Child custody extends to accused rapists in some states


For some divorced or unmarried parents, facing the other parent to resolve custody issues can be an uncomfortable or taxing experience. If there is tension between the two, attempting to resolve conflicts might turn into battles that may end in the courtroom. For those mothers who conceived their children through sexual assault, the thought of sharing child custody with their assailants may be far-fetched. Nevertheless, very few states have adequate laws to protect women from this situation.

Most states have at least some legislation regarding custody of a child conceived during a sexual assault. However, states like Nevada require a rape conviction for a person to be denied custody of that child. This creates a challenge because the Bureau of Justice reports that just over a third of the 300,000 assault victims nationwide report their attacks to police.

Whether or not a woman files a report, there is only a 12 percent likelihood of an arrest. Since a conviction is needed to deny custody in Nevada, the chances are good that the victim will be fighting over her children in court. Twenty other states deny custody of a child conceived from rape only if the alleged attacker is convicted of the crime.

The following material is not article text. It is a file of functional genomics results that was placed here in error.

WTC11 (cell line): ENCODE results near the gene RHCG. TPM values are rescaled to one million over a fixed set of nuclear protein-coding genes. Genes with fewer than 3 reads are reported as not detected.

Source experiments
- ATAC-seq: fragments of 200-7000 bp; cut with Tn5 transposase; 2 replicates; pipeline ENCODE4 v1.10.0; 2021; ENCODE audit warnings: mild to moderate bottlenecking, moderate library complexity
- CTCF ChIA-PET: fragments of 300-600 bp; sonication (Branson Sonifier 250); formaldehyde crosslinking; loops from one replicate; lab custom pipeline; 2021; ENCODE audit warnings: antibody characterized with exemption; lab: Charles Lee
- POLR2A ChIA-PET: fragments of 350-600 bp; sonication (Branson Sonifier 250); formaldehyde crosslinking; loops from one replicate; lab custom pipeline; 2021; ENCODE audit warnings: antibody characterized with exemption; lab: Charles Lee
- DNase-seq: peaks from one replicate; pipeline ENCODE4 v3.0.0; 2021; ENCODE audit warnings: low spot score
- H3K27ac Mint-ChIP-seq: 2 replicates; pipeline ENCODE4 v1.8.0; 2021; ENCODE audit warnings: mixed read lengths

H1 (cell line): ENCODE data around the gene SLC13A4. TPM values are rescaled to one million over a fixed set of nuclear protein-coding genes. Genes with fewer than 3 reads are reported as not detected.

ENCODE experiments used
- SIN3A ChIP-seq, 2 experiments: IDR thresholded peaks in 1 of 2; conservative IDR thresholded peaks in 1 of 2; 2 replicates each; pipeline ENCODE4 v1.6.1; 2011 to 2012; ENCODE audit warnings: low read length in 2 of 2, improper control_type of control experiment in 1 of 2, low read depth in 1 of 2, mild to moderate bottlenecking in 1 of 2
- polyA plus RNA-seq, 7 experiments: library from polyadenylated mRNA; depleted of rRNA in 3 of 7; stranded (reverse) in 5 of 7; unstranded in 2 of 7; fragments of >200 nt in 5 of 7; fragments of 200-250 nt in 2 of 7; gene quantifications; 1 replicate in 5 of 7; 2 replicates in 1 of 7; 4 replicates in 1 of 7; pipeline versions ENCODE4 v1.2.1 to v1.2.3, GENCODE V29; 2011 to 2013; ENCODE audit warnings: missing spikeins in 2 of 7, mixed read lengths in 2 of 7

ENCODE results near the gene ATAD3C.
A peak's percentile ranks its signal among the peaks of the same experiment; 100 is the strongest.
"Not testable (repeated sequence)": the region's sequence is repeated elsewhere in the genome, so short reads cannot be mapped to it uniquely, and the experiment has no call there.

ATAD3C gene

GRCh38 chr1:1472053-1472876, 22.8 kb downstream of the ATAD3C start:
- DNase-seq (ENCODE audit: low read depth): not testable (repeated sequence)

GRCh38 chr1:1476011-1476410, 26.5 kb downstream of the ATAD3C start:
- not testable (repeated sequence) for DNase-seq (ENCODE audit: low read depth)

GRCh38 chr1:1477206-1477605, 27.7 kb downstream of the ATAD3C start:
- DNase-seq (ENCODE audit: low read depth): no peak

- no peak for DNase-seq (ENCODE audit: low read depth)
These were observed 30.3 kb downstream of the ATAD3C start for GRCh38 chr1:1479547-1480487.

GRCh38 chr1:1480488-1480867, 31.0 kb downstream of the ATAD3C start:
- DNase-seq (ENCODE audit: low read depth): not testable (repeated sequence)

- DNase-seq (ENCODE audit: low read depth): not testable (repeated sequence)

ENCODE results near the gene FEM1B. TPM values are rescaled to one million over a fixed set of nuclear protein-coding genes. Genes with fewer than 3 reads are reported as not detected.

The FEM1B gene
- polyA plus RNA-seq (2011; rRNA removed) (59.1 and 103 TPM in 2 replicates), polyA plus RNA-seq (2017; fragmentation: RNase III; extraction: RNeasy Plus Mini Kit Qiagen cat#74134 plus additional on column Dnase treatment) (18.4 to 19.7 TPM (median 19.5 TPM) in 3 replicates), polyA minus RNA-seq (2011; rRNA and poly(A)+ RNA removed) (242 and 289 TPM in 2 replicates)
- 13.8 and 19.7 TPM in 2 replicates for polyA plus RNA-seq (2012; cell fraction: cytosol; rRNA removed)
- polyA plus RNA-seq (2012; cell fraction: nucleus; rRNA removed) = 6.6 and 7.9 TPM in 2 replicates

Several states have been attempting to rectify the gaps in the laws which provide a path for accused rapists to seek parental rights. While states work to improve the situation for assault victims and their children, for now, many are forced to contend with their alleged attackers for child custody or visitation privileges. Many find it helpful to have the advice and guidance of a lawyer when dealing with these circumstances.

Source:, "Where rapists can gain parental rights", Breeanna Hare & Lisa Rose, Nov. 17, 2016

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